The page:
Send the link below via email or IMCopy
Present to your audienceStart remote presentation
- Invited audience members will follow you as you navigate and present
- People invited to a presentation do not need a Prezi account
- This link expires 10 minutes after you close the presentation
- A maximum of 30 users can follow your presentation
- Learn more about this feature in our knowledge base article
Do you really want to delete this prezi?
Neither you, nor the coeditors you shared it with will be able to recover it again.
Make your likes visible on Facebook?
Connect your Facebook account to Prezi and let your likes appear on your timeline.
You can change this under Settings & Account at any time.
Transcript of Untitled Prezi
established pilgrimage site. Many images
of regional deities were kept inside. Allah
was already known to people in Arabia.
Through the message of Muhammad, Allah became known as the One True God. The Ka'ba: A site dedicated to the God of Abraham, then to many idols, then to Allah. Allah had been described as "The High God." It was not uncommon for tribes to consider their particular god to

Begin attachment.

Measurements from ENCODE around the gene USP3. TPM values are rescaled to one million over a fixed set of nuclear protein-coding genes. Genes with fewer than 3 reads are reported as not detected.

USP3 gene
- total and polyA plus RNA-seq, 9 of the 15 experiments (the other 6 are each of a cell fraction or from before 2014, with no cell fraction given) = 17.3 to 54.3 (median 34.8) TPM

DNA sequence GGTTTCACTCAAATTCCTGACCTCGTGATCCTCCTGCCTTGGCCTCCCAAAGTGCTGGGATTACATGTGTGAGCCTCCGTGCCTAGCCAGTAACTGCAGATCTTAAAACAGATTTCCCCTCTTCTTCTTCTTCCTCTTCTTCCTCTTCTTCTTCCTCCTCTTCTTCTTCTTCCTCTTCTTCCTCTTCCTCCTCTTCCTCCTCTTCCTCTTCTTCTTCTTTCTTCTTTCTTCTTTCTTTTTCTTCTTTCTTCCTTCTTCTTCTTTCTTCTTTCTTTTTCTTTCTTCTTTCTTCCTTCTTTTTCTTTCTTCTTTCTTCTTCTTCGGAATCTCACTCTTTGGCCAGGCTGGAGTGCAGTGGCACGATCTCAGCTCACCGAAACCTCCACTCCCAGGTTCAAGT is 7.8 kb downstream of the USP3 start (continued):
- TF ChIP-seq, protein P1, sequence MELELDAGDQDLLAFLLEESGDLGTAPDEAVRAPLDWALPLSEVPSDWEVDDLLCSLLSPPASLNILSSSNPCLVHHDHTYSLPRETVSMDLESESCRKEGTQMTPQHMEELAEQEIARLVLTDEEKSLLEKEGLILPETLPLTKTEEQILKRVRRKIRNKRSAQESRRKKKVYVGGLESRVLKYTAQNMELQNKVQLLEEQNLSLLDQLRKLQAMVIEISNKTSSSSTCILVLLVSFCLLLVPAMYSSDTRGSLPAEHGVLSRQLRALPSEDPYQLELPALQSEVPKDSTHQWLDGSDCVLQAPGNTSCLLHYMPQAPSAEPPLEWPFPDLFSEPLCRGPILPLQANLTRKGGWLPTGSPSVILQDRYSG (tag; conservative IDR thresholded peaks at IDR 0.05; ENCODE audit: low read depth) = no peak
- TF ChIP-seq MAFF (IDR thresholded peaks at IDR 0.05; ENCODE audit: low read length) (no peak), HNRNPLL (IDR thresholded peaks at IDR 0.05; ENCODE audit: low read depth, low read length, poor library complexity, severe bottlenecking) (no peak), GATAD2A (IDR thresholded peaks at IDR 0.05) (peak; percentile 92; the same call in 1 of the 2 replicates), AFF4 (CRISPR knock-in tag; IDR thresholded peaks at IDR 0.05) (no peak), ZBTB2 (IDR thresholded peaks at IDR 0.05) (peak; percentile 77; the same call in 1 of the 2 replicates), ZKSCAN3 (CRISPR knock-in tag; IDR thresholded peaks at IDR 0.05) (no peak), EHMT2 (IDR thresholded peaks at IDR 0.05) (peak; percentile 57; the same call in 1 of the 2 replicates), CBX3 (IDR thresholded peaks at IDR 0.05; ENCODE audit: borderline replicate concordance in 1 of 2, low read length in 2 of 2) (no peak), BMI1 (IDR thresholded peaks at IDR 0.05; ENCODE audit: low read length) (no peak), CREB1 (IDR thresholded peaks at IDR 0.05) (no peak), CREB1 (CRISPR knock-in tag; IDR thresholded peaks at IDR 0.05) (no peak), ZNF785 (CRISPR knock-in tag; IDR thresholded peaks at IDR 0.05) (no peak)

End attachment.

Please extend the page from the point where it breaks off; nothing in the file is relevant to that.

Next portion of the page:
be supreme. Yet, they acknowledged that others would choose to worship "lesser" gods. The worship of images and idols have been abolished. Yet, the veneration of the 'Black Stone' seems to satisfy a human tendency to focus devotional energy toward objects. Al Lat, Al Uzza, and Al Mannat
The daughters of Allah in Pre-Islamic Mythology The Crescent and the Star are symbols that
were associated with early Arabic deities.
A symbol still present in the Islamic world Though there are elements of syncretism
between Islam and pre-existing Arabic
religious mythology, the idea of Allah that
was introduced by Muhammad became
the unifying force of the Arab world. Further Reading: Crone, Patricia. The Religion of Qur'anic Pagans: God and the Lesser Deities, Arabica 57 (2010) 151-200
Haq, S. Nomanul and Wendy Wilson Fall. "Divination." In The Oxford Encyclopedia of the Islamic World. Oxford Islamic Studies Online
Mundkur, Balaji. Hayya in Islamic Thought, University of Connecticut 213-225
Rabinowitz, Issac. Another Aramaic Record of the North -Arabian Goddess HAN-'ILAT. Journal of Near Eastern Studies, Vol. 18, No. 2 (Apr. 1959), pp. 154-155